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Posts Tagged ‘Chesapeake Gardening & Landscaping’

I will be speaking to the Cape St Claire Garden Club, Tuesday, June 6th at 7:00 p.m., at Cape St Claire Clubhouse, 1223 River Bay Road, Annapolis, MD, 21409. The public is invited, and I hope some  Eastern Shore Gardener readers can join us!

My topic for the evening is Greener Gardens: One Step at a Time. I’ll be discussing options for creating landscapes that are more sustainable. Ideas range from simple steps to ambitious projects any gardener or homeowner can undertake. The goal is beautiful gardens and landscapes that are attractive and healthy for humans, wildlife, pets, and the environment as a whole. My focus is on  the Chesapeake Bay and all its tributaries.

Admission is free. I will have copies of my books, Chesapeake Gardening & Landscaping and How to Prune Trees & Shrubs for sale, which I will happily sign after the talk.

I am looking forward to it, and I hope to see some of you there!

Hosta-Hydrangea-2017

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I will be speaking to a small group in Snow Hill, Maryland,  on Saturday, April 8 at 10:00 a.m. I hope some Eastern Shore Gardener readers can join us! The talk is hosted by the Lower Shore Land Trust, 100 River Street, Snow Hill. There are still seats available. I will be speaking about Building Diversity in the Garden.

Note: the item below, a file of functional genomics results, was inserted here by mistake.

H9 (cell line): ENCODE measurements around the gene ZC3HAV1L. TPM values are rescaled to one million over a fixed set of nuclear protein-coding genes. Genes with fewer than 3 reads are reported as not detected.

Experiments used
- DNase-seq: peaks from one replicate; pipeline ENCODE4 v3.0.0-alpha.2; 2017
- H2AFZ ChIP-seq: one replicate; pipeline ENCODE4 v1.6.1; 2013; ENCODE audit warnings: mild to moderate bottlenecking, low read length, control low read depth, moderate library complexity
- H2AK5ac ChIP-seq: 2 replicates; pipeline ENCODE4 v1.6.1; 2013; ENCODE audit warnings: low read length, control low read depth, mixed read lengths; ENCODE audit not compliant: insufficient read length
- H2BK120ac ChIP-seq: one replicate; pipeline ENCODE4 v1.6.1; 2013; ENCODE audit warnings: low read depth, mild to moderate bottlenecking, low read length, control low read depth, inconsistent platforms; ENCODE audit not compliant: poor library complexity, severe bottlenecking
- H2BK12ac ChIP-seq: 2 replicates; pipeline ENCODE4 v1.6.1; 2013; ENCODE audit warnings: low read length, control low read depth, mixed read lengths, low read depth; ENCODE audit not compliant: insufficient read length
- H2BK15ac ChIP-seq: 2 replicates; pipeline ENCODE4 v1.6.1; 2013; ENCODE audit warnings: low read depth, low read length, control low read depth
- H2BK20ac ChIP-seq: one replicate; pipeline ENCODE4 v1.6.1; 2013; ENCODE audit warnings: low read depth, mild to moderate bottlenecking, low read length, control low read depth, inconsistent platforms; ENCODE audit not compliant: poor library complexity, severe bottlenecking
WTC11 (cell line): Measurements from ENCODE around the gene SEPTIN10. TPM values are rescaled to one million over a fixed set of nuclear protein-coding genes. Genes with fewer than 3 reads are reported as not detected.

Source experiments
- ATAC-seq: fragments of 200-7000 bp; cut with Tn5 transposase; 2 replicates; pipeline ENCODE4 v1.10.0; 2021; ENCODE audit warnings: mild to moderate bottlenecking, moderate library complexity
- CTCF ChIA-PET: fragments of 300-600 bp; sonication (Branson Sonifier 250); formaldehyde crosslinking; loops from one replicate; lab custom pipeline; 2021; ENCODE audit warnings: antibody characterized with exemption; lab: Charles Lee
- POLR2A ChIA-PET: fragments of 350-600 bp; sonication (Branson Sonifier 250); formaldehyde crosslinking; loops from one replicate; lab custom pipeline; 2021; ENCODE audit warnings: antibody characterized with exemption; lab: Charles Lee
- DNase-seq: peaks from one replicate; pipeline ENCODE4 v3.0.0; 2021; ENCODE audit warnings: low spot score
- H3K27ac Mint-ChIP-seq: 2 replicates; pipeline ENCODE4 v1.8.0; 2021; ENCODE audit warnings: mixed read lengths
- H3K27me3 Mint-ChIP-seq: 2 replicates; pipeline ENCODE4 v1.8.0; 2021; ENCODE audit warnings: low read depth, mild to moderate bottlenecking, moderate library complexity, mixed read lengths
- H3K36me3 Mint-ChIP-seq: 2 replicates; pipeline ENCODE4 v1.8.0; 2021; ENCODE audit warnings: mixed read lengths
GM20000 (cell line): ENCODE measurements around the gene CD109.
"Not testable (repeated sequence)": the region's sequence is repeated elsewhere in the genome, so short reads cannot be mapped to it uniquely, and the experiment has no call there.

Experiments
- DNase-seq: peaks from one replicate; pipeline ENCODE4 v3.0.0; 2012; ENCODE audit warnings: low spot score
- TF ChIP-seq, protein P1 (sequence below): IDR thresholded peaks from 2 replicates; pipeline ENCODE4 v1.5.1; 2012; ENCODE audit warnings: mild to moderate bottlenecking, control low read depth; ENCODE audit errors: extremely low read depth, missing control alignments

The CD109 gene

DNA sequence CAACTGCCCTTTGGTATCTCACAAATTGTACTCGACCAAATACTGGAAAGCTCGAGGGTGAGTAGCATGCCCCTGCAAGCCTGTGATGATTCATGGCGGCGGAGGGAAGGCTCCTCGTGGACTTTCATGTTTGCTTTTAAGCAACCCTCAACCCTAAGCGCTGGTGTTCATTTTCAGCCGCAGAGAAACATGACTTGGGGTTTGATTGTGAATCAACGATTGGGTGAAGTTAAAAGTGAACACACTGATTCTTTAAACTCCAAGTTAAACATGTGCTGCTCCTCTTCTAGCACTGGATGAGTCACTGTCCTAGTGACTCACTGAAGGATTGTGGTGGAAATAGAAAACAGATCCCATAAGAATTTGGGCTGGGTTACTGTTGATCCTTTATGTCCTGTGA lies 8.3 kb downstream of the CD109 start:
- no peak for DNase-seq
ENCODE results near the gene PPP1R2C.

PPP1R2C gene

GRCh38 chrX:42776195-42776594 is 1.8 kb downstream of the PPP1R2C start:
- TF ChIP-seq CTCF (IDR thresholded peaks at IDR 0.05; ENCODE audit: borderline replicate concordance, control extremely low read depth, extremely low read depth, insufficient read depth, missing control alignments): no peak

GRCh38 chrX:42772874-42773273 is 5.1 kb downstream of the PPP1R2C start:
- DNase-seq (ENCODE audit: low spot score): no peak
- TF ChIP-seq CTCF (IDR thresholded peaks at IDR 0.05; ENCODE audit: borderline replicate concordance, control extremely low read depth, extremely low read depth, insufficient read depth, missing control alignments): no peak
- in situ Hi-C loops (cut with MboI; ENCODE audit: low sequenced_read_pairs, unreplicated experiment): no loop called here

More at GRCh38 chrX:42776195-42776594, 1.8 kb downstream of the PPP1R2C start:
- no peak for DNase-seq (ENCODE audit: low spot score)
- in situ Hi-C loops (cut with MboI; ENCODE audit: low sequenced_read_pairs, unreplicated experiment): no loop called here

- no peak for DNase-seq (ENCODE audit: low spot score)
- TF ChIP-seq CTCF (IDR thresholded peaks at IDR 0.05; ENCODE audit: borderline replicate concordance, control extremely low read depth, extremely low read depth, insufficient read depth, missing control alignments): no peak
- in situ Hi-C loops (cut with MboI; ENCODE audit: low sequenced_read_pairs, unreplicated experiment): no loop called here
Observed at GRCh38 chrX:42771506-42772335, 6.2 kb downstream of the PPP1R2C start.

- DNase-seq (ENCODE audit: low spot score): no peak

Cost is $15 (money raised supports the land trust!). You can also pay $40 for registration plus a copy of my book, Chesapeake Gardening & Landscaping, which I will happily sign after the talk. Reservations are required, and you can Register online today or RSVP at 443-234-5587. Limited seating!

I am looking forward to it, and I hope to see some of you there!

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Scarlet buckeye (Aesculus pavia)

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A couple of days ago I was returning from running errands, and spotted a family of turkeys in our yard. They were strolling through a group of trees along the driveway that I hope one day will resemble a woods. As they slipped into the tangle of vegetation, it reminded me how much progress I’ve made over the years replacing lwangrass with more wildlife-friendly plantings. This woodsy area is still far from beautiful, but it does now host a variety of native trees and shrubs that I have planted over the years. In the interest of full disclosure, it is also the site of one of my major wineberry battles earlier this summer.

I keep a list of birds I have spotted on the property, and this isn’t the first time I have seen turkeys here. (In addition to being a gardener, I am a birder, so I am usually always looking.) Still, it has been fun to follow this family all summer and plan what else I can add to the landscape that will make it friendlier to an even wider variety of creatures.

Yellow-billed-Cukoo

Above: Yellow-Billed Cuckoo, one of the many species spotted at Hackberry Point.